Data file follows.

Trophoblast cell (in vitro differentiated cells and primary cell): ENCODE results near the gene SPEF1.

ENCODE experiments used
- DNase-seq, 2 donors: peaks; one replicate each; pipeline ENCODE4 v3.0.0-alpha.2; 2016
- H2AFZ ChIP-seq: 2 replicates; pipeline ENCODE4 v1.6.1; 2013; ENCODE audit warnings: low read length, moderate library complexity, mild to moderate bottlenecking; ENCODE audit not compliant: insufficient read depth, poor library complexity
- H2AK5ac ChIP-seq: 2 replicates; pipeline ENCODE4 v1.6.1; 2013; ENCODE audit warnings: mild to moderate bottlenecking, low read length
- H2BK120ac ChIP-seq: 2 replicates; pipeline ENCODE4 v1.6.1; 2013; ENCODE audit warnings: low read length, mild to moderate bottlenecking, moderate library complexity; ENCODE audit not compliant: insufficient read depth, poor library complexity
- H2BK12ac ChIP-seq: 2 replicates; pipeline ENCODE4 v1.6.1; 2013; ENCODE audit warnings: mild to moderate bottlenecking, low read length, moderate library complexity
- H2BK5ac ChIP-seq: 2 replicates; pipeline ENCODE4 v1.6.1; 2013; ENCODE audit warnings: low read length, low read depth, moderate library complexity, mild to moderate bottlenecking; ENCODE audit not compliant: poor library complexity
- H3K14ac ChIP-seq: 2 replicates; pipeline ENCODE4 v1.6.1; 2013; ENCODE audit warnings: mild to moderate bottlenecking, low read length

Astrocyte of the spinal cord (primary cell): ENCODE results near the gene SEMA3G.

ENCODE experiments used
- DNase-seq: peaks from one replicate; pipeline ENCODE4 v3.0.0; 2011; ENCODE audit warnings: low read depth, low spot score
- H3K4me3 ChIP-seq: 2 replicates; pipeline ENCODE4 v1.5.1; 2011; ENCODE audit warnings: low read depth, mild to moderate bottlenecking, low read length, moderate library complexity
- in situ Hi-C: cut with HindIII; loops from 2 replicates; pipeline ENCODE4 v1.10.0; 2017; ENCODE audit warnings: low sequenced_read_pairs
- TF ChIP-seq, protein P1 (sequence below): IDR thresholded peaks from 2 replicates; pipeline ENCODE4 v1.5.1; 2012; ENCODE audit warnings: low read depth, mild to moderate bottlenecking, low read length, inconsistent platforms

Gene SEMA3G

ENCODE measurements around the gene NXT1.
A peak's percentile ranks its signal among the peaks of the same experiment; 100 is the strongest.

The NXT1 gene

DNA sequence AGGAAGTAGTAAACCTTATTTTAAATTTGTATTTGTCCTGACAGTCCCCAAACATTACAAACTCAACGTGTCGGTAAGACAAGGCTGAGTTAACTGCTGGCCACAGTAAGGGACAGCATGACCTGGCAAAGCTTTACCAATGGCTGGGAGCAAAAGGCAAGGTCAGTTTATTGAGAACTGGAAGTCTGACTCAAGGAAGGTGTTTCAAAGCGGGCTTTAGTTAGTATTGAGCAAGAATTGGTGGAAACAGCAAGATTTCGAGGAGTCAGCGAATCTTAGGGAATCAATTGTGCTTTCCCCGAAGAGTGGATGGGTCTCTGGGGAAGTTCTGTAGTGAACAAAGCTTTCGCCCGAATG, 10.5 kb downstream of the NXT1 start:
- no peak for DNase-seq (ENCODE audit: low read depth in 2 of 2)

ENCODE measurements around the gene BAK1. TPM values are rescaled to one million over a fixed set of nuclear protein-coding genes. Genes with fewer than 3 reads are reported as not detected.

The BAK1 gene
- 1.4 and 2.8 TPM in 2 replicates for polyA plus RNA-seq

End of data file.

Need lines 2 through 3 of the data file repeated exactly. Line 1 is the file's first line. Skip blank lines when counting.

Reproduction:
ENCODE experiments used
- DNase-seq, 2 donors: peaks; one replicate each; pipeline ENCODE4 v3.0.0-alpha.2; 2016